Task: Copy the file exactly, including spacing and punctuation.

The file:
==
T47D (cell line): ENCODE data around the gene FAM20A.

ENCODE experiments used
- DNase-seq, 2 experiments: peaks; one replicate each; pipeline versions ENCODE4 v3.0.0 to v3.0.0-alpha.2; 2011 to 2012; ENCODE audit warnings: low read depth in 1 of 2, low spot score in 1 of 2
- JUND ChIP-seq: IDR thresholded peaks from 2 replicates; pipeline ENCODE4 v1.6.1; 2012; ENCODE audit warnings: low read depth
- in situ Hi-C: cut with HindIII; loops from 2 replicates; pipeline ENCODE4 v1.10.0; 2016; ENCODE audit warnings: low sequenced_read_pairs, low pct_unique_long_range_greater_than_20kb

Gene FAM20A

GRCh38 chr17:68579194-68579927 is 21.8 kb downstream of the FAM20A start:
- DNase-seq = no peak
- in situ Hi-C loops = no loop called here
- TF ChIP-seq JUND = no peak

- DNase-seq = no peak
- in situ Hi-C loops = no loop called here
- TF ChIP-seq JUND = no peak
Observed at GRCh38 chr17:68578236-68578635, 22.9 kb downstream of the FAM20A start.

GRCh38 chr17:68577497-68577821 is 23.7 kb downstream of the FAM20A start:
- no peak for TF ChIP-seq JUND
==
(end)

T47D (cell line): ENCODE data around the gene FAM20A.

ENCODE experiments used
- DNase-seq, 2 experiments: peaks; one replicate each; pipeline versions ENCODE4 v3.0.0 to v3.0.0-alpha.2; 2011 to 2012; ENCODE audit warnings: low read depth in 1 of 2, low spot score in 1 of 2
- JUND ChIP-seq: IDR thresholded peaks from 2 replicates; pipeline ENCODE4 v1.6.1; 2012; ENCODE audit warnings: low read depth
- in situ Hi-C: cut with HindIII; loops from 2 replicates; pipeline ENCODE4 v1.10.0; 2016; ENCODE audit warnings: low sequenced_read_pairs, low pct_unique_long_range_greater_than_20kb

Gene FAM20A

GRCh38 chr17:68579194-68579927 is 21.8 kb downstream of the FAM20A start:
- DNase-seq = no peak
- in situ Hi-C loops = no loop called here
- TF ChIP-seq JUND = no peak

- DNase-seq = no peak
- in situ Hi-C loops = no loop called here
- TF ChIP-seq JUND = no peak
Observed at GRCh38 chr17:68578236-68578635, 22.9 kb downstream of the FAM20A start.

GRCh38 chr17:68577497-68577821 is 23.7 kb downstream of the FAM20A start:
- no peak for TF ChIP-seq JUND